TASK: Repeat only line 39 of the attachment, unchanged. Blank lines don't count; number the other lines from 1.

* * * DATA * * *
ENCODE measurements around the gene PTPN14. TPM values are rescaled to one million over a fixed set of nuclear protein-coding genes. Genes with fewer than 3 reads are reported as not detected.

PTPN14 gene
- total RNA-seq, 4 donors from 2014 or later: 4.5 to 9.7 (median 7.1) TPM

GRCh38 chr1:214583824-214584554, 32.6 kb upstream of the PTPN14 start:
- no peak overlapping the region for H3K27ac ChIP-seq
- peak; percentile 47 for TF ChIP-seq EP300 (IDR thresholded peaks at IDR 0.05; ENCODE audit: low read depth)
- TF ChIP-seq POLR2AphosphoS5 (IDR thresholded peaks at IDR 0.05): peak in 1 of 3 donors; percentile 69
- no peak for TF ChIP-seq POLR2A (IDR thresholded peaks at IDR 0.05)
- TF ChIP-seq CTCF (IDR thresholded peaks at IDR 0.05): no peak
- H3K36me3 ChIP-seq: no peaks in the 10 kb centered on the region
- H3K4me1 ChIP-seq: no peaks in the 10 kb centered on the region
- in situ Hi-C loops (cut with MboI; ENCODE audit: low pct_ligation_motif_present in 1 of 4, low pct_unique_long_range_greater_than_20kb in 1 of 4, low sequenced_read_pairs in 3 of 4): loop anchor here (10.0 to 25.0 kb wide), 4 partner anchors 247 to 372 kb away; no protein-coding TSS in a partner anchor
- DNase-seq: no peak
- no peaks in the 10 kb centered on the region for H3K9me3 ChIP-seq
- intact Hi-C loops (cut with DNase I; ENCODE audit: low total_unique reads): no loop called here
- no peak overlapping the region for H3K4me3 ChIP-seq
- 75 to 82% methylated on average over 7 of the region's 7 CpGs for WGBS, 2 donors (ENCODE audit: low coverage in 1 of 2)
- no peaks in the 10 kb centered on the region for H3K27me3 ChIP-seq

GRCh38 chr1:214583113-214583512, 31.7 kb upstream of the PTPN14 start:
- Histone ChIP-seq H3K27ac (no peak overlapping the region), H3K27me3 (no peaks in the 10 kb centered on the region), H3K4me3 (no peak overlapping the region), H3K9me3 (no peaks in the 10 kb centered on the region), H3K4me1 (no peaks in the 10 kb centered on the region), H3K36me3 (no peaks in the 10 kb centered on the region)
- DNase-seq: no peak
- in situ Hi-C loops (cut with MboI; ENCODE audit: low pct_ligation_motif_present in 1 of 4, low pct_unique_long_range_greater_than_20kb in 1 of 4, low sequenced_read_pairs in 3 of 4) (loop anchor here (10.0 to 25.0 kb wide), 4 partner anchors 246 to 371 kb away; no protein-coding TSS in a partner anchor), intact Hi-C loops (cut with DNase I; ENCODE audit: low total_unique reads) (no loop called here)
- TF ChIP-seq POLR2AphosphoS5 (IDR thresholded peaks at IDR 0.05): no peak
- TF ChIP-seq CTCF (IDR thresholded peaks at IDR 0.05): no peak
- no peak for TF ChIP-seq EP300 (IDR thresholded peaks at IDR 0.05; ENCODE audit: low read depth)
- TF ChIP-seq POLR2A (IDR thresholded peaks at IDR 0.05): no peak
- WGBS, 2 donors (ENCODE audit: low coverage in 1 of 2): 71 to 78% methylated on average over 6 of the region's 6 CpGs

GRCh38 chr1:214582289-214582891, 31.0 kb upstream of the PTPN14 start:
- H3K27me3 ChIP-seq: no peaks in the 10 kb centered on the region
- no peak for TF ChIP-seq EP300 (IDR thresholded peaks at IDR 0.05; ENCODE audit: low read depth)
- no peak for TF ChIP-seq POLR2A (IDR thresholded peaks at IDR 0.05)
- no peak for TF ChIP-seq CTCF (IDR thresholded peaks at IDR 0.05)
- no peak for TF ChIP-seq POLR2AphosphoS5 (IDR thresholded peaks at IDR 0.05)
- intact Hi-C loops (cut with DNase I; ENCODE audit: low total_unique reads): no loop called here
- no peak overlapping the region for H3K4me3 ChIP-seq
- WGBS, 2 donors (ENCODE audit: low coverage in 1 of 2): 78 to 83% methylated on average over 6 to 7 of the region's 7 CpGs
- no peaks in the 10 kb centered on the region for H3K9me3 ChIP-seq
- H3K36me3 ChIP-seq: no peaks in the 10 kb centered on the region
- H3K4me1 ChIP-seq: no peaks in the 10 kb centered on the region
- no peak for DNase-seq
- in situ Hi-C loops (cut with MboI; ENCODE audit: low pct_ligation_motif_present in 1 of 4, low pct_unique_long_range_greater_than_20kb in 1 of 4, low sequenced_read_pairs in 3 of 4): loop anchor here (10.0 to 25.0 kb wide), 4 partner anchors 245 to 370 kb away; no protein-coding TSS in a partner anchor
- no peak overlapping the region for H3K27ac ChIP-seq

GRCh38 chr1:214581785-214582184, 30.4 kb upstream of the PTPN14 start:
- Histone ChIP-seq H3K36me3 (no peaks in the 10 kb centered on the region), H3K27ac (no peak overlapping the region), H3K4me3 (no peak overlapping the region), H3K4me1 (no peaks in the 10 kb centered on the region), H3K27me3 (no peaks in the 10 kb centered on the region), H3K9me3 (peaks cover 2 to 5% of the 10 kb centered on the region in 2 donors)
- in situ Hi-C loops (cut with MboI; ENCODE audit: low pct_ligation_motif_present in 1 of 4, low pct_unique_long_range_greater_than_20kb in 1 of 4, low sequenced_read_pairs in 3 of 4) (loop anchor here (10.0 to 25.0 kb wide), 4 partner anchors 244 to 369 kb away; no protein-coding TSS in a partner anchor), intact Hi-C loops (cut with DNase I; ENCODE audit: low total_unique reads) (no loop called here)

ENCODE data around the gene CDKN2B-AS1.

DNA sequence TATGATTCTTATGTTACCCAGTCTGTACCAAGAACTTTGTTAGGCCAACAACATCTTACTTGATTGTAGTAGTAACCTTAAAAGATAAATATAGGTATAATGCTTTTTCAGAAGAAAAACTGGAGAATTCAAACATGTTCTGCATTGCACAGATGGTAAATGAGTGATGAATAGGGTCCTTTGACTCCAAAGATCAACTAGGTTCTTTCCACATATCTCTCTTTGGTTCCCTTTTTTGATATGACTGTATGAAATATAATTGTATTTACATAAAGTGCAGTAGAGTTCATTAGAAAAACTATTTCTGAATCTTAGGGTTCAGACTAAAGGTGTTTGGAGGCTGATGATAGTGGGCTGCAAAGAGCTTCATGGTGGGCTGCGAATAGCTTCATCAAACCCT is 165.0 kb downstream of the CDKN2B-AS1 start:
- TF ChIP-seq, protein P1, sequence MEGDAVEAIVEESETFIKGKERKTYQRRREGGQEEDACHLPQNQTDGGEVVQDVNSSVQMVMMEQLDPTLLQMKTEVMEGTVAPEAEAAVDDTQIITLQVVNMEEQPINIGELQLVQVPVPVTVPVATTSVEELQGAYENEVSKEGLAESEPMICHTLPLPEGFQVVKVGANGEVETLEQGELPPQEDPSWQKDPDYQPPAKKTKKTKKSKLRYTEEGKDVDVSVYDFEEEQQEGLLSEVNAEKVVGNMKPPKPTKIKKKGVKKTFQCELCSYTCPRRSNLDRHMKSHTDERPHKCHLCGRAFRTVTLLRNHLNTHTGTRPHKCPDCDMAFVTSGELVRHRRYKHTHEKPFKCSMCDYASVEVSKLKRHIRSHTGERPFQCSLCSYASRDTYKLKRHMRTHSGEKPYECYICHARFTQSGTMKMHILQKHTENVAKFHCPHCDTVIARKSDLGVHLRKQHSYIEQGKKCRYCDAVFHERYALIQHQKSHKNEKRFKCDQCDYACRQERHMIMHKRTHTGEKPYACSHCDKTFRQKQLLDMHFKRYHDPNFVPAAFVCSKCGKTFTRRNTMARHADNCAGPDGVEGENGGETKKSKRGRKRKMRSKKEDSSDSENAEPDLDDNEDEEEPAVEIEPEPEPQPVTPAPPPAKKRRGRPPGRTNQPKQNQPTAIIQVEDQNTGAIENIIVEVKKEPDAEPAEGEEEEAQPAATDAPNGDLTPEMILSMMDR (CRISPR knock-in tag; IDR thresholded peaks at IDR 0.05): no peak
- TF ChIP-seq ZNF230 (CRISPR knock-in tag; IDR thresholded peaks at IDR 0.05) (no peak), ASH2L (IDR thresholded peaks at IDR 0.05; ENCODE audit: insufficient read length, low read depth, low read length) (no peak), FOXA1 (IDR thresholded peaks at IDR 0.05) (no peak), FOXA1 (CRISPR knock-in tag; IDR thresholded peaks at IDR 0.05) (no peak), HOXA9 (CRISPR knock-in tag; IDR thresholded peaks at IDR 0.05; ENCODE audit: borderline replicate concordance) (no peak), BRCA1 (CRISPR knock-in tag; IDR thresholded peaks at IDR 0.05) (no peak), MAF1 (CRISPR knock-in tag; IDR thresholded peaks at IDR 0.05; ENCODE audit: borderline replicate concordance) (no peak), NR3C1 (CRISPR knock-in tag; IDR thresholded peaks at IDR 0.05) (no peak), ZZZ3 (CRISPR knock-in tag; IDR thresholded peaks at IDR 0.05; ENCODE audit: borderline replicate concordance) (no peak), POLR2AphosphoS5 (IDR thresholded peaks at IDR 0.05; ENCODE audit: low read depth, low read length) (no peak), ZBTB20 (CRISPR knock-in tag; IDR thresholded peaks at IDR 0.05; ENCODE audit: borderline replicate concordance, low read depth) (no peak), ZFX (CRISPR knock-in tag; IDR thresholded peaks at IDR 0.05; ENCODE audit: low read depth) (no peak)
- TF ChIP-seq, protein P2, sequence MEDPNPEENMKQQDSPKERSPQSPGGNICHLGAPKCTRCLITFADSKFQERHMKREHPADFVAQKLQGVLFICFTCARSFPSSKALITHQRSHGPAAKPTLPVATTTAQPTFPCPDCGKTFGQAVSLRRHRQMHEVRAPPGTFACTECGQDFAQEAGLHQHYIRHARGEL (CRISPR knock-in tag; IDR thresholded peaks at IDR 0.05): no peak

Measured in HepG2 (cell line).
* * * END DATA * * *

- H3K4me1 ChIP-seq: no peaks in the 10 kb centered on the region